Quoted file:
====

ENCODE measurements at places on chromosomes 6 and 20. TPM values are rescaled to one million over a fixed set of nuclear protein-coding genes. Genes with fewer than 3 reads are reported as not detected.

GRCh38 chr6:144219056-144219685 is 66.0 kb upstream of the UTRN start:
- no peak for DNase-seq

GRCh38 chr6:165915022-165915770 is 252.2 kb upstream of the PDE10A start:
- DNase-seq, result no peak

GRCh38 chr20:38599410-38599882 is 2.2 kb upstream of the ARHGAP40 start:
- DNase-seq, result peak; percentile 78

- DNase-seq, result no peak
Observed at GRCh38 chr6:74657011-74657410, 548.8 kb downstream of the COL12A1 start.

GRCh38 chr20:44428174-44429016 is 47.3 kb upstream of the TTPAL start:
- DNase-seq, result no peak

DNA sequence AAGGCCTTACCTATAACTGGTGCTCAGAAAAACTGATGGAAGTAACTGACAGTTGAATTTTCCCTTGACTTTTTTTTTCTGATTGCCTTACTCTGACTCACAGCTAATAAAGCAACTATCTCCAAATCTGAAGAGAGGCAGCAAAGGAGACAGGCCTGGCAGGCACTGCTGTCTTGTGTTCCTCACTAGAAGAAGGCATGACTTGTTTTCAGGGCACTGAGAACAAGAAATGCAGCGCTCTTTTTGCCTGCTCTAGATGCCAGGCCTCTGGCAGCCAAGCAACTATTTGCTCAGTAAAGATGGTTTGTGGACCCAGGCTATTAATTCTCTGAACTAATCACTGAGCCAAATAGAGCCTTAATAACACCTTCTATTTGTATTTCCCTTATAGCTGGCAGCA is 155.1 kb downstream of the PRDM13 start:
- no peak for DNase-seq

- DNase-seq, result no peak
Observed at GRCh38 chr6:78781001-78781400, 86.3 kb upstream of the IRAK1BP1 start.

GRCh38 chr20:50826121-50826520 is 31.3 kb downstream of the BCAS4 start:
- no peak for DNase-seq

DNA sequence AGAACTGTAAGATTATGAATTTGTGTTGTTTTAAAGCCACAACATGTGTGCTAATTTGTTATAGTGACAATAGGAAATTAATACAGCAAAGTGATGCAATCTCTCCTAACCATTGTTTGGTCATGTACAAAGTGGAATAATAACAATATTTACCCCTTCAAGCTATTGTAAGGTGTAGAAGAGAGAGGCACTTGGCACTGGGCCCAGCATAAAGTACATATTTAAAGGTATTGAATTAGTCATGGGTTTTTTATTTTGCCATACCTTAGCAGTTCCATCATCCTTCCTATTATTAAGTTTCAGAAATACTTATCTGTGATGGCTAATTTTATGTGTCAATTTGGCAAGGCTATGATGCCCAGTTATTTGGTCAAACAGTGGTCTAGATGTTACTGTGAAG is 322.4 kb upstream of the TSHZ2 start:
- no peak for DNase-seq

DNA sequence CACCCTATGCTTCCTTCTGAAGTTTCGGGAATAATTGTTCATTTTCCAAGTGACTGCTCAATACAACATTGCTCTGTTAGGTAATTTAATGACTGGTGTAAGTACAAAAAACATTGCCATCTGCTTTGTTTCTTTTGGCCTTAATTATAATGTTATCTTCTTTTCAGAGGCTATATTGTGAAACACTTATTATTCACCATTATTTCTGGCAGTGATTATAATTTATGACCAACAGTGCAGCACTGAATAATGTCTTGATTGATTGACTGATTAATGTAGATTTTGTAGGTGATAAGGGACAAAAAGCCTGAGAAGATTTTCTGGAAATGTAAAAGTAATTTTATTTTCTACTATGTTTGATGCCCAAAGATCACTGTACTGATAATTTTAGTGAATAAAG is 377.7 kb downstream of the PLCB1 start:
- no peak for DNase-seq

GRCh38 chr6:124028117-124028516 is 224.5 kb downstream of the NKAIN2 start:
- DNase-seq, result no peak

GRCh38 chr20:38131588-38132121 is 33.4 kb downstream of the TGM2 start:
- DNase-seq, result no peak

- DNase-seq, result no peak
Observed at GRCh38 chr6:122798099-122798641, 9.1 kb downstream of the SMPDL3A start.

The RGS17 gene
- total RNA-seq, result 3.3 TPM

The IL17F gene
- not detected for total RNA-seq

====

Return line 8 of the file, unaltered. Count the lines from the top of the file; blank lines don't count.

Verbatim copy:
- DNase-seq, result no peak